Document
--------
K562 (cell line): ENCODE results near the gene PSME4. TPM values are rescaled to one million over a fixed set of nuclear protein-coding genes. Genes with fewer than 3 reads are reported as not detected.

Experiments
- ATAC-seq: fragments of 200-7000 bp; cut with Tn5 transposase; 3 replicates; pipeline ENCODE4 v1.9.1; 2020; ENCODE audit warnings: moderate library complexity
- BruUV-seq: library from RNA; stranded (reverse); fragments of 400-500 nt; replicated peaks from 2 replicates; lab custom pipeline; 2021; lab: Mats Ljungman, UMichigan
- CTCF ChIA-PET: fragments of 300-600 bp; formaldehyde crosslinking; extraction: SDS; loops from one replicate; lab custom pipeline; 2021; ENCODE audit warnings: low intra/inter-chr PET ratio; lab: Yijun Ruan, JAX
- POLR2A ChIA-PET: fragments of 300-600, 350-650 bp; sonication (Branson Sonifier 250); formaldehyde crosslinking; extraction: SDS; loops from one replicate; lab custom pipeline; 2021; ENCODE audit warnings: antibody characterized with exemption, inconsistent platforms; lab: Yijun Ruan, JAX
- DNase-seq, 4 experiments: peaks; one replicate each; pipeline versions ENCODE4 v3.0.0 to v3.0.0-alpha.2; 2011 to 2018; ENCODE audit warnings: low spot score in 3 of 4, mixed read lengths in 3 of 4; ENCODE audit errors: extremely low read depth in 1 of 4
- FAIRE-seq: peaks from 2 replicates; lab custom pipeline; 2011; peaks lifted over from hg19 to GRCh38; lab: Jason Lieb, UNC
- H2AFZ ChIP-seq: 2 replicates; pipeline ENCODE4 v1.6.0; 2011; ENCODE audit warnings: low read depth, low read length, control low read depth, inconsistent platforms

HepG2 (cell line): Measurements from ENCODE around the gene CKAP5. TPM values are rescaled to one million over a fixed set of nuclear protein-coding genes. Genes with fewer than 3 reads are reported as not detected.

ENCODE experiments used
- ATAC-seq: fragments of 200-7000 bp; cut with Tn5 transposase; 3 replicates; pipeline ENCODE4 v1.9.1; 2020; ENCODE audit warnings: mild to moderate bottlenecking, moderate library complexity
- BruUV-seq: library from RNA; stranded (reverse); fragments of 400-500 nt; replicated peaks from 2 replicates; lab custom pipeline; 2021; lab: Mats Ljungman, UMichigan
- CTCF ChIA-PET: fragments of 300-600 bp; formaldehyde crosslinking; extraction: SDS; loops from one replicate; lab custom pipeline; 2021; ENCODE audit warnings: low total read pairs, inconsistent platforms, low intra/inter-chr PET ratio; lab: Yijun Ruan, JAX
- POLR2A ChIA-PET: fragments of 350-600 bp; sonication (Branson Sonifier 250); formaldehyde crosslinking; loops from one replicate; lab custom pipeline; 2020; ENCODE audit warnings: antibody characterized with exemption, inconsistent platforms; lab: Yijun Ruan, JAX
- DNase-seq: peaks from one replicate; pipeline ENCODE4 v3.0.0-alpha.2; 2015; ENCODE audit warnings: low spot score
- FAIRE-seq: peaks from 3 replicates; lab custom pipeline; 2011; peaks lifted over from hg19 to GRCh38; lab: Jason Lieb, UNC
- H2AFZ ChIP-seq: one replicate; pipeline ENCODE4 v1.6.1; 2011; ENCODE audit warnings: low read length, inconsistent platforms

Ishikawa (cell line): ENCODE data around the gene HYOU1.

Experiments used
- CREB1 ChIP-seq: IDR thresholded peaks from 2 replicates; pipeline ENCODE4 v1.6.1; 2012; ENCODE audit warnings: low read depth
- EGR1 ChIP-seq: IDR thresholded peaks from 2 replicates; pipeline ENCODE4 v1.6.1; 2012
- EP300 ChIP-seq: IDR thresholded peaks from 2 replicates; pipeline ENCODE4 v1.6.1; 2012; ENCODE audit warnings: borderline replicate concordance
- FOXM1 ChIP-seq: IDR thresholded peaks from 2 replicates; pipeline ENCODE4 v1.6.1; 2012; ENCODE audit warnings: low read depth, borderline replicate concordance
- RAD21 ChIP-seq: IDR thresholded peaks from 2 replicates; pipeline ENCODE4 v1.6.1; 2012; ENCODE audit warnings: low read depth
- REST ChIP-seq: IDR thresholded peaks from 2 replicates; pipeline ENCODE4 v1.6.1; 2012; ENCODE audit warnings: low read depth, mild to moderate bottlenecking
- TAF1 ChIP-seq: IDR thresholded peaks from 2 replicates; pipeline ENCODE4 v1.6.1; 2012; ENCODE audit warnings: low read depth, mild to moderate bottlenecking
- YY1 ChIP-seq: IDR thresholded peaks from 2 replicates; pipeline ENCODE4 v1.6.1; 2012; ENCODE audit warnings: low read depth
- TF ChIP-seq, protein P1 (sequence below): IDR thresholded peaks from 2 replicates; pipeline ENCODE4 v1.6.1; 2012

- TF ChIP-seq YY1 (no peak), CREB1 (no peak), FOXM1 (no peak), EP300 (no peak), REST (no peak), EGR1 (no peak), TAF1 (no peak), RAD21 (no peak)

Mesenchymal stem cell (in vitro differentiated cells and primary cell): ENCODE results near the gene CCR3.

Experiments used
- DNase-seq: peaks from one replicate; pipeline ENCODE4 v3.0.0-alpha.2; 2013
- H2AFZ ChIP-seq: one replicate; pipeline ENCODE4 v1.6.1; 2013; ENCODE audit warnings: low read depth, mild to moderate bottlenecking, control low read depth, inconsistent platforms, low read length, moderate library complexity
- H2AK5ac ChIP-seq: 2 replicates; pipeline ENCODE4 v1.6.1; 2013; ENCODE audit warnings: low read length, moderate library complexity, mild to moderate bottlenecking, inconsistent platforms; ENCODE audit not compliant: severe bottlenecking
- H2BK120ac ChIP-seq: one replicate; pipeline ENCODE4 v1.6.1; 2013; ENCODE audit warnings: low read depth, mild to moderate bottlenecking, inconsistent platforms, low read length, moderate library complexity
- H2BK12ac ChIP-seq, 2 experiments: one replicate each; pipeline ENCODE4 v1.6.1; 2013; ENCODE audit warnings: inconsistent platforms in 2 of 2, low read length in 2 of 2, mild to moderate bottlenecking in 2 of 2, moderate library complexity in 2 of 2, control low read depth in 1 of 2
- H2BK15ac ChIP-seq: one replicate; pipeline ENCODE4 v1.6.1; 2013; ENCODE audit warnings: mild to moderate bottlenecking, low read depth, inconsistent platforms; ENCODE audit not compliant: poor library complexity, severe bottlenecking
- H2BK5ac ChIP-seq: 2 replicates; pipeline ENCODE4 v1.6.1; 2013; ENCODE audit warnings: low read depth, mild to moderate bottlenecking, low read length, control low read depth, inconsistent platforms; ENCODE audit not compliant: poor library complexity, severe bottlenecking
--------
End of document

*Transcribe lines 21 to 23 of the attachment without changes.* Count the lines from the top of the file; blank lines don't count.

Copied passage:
- CREB1 ChIP-seq: IDR thresholded peaks from 2 replicates; pipeline ENCODE4 v1.6.1; 2012; ENCODE audit warnings: low read depth
- EGR1 ChIP-seq: IDR thresholded peaks from 2 replicates; pipeline ENCODE4 v1.6.1; 2012
- EP300 ChIP-seq: IDR thresholded peaks from 2 replicates; pipeline ENCODE4 v1.6.1; 2012; ENCODE audit warnings: borderline replicate concordance